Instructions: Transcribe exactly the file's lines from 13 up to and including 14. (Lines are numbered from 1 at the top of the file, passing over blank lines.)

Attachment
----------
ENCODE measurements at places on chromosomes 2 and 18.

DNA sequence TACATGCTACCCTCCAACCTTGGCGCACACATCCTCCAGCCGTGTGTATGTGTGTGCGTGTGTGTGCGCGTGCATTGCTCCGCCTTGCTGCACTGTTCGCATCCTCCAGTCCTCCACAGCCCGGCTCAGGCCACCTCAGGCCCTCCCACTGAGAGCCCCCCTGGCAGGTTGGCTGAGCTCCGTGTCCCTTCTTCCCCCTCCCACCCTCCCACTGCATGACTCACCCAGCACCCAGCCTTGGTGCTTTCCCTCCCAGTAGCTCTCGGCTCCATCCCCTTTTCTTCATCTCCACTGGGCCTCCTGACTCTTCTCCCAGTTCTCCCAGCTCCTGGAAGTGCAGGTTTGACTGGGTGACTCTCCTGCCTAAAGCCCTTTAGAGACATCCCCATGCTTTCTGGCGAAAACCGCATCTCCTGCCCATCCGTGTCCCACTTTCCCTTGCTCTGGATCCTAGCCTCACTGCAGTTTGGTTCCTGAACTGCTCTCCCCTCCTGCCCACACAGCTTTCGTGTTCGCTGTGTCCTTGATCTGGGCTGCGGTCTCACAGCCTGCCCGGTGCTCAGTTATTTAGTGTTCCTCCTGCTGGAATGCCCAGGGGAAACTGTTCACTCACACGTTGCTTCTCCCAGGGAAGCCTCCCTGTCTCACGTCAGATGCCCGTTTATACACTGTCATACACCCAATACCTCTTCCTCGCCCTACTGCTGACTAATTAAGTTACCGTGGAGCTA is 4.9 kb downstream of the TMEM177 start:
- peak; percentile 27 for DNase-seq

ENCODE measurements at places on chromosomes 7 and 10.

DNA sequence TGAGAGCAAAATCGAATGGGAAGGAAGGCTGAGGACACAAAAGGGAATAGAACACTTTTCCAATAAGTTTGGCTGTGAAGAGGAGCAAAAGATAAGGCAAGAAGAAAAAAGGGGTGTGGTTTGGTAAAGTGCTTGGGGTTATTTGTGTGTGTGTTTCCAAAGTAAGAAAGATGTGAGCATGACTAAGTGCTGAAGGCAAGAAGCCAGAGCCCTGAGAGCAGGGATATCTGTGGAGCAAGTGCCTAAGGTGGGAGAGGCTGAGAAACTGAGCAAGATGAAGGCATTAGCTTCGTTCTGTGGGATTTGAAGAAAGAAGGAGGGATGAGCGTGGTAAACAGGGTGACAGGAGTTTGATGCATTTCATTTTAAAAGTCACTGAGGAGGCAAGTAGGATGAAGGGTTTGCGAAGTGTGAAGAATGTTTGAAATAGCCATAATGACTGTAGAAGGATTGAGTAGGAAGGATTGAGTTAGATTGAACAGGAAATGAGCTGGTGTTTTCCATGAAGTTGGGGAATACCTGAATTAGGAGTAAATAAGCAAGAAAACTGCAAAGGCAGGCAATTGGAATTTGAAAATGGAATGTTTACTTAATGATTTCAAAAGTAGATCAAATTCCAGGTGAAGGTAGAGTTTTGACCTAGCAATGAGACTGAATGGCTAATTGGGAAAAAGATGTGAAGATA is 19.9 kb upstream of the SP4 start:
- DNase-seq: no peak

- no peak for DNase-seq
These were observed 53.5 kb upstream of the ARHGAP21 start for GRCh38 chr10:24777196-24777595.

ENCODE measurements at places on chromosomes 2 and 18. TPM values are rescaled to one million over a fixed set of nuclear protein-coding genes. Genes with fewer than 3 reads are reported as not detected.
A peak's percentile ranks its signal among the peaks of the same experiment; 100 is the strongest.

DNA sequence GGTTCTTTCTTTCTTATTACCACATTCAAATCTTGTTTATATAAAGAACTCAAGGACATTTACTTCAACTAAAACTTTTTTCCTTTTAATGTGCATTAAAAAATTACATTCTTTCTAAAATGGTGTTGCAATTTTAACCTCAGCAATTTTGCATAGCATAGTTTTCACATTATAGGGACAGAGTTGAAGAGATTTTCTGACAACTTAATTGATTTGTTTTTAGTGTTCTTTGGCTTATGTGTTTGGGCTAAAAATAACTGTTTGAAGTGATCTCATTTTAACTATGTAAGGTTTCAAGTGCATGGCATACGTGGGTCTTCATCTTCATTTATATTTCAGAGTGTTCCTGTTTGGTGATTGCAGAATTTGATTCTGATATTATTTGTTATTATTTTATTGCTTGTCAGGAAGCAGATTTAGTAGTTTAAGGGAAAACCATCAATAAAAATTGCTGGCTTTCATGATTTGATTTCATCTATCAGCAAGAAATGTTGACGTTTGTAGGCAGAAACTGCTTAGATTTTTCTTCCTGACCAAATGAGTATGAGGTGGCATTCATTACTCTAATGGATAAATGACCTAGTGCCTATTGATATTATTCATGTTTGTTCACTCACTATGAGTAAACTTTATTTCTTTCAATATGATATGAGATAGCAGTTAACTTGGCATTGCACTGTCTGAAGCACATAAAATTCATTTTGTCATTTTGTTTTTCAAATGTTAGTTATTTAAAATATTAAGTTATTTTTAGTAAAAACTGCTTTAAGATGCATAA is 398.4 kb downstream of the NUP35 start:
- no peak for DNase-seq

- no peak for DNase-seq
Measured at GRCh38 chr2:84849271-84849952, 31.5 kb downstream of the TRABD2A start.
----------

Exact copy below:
- no peak for DNase-seq
Measured at GRCh38 chr2:84849271-84849952, 31.5 kb downstream of the TRABD2A start.